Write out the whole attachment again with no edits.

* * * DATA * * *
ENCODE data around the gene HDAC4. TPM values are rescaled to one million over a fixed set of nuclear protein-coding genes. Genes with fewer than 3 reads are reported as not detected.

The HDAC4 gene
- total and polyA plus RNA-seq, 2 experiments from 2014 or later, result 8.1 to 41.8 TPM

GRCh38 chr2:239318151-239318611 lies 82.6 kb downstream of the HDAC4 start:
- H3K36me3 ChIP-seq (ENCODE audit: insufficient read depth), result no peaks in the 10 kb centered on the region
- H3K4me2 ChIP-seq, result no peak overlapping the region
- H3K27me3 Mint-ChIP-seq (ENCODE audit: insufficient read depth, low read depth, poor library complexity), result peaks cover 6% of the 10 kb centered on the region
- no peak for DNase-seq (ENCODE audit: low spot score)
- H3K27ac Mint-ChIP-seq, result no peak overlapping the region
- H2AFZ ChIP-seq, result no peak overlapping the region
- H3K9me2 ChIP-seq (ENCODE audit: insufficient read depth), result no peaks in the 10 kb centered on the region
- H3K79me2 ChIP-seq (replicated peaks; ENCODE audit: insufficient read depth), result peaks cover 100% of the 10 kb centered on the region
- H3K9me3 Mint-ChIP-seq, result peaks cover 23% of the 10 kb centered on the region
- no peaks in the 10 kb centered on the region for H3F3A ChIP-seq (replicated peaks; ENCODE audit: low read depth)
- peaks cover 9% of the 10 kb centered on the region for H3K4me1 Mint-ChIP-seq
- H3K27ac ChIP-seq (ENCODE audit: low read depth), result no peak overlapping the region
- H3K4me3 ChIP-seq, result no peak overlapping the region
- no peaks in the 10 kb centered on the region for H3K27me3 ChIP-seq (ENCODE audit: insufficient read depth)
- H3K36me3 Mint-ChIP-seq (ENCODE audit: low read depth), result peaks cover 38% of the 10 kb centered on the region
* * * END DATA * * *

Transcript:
ENCODE data around the gene HDAC4. TPM values are rescaled to one million over a fixed set of nuclear protein-coding genes. Genes with fewer than 3 reads are reported as not detected.

The HDAC4 gene
- total and polyA plus RNA-seq, 2 experiments from 2014 or later, result 8.1 to 41.8 TPM

GRCh38 chr2:239318151-239318611 lies 82.6 kb downstream of the HDAC4 start:
- H3K36me3 ChIP-seq (ENCODE audit: insufficient read depth), result no peaks in the 10 kb centered on the region
- H3K4me2 ChIP-seq, result no peak overlapping the region
- H3K27me3 Mint-ChIP-seq (ENCODE audit: insufficient read depth, low read depth, poor library complexity), result peaks cover 6% of the 10 kb centered on the region
- no peak for DNase-seq (ENCODE audit: low spot score)
- H3K27ac Mint-ChIP-seq, result no peak overlapping the region
- H2AFZ ChIP-seq, result no peak overlapping the region
- H3K9me2 ChIP-seq (ENCODE audit: insufficient read depth), result no peaks in the 10 kb centered on the region
- H3K79me2 ChIP-seq (replicated peaks; ENCODE audit: insufficient read depth), result peaks cover 100% of the 10 kb centered on the region
- H3K9me3 Mint-ChIP-seq, result peaks cover 23% of the 10 kb centered on the region
- no peaks in the 10 kb centered on the region for H3F3A ChIP-seq (replicated peaks; ENCODE audit: low read depth)
- peaks cover 9% of the 10 kb centered on the region for H3K4me1 Mint-ChIP-seq
- H3K27ac ChIP-seq (ENCODE audit: low read depth), result no peak overlapping the region
- H3K4me3 ChIP-seq, result no peak overlapping the region
- no peaks in the 10 kb centered on the region for H3K27me3 ChIP-seq (ENCODE audit: insufficient read depth)
- H3K36me3 Mint-ChIP-seq (ENCODE audit: low read depth), result peaks cover 38% of the 10 kb centered on the region